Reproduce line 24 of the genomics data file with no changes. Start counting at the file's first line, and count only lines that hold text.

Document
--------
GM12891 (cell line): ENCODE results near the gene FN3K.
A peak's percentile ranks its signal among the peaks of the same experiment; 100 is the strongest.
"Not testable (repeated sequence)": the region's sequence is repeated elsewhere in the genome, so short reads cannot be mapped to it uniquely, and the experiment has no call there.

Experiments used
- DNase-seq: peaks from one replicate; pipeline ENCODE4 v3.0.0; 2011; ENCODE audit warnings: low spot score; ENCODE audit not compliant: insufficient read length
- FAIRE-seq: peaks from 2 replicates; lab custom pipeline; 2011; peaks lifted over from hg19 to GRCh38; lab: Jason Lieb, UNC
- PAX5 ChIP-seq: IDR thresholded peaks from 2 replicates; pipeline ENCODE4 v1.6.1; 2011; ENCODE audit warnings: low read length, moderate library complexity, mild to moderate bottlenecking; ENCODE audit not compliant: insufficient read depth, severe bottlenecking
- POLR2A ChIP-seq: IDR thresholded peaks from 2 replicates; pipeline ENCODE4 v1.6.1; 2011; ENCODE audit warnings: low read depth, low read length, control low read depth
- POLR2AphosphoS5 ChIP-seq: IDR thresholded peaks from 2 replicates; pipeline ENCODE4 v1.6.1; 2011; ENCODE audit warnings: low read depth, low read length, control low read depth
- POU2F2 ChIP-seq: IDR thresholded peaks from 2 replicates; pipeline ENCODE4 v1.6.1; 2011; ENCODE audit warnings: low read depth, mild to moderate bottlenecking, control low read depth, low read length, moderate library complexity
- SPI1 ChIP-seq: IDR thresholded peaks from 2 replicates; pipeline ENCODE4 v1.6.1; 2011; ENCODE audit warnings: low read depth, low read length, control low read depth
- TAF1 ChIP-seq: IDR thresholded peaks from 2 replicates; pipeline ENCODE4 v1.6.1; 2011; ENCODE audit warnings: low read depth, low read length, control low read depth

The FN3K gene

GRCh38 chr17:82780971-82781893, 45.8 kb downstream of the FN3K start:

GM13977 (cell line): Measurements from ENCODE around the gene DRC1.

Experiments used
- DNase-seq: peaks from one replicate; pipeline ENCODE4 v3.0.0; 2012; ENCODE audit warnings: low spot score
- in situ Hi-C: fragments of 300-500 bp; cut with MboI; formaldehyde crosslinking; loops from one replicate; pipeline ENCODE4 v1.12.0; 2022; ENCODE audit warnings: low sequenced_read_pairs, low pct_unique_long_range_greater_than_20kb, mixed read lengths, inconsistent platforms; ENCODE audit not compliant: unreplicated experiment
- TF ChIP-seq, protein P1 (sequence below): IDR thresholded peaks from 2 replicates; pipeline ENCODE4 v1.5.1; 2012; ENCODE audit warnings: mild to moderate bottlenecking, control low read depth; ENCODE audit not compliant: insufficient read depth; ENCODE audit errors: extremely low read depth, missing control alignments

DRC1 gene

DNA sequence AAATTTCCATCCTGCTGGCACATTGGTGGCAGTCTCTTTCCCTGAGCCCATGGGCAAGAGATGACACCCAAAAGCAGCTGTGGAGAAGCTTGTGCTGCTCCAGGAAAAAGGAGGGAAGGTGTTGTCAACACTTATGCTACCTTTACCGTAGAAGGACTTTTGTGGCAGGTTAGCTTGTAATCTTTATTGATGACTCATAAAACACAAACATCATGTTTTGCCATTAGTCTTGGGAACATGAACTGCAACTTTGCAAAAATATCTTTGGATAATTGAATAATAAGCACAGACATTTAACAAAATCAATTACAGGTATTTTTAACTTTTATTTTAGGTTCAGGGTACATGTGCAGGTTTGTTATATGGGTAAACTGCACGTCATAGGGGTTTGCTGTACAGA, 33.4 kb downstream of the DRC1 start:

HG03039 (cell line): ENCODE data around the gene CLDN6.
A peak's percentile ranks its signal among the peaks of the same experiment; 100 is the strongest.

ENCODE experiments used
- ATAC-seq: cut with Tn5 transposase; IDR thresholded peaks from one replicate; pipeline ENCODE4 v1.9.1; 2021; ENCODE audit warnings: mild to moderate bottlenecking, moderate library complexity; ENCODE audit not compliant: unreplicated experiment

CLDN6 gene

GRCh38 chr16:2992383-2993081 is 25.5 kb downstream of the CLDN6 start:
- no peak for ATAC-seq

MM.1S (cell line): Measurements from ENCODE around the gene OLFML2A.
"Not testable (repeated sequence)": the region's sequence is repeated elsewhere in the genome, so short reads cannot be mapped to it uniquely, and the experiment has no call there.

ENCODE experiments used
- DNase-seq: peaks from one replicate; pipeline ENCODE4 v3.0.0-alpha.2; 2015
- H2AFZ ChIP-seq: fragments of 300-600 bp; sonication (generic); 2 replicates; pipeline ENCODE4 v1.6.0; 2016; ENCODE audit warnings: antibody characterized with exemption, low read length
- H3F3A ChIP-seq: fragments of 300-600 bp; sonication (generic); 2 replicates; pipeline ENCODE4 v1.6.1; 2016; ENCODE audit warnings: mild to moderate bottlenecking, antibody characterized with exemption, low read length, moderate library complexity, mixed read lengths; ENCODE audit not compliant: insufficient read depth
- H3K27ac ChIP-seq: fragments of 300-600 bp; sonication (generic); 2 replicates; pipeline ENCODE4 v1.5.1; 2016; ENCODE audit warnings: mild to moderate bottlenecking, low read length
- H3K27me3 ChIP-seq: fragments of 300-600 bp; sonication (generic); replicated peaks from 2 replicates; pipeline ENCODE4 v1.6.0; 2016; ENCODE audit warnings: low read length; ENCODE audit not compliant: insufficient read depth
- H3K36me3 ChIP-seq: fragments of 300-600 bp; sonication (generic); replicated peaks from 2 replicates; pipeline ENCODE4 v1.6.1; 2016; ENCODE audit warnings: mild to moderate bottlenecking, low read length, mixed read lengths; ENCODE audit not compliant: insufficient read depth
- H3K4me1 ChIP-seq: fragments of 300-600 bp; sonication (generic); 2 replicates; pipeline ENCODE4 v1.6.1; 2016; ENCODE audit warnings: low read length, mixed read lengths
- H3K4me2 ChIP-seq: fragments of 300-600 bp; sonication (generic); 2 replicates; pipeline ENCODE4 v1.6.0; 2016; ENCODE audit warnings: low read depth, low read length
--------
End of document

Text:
ENCODE experiments used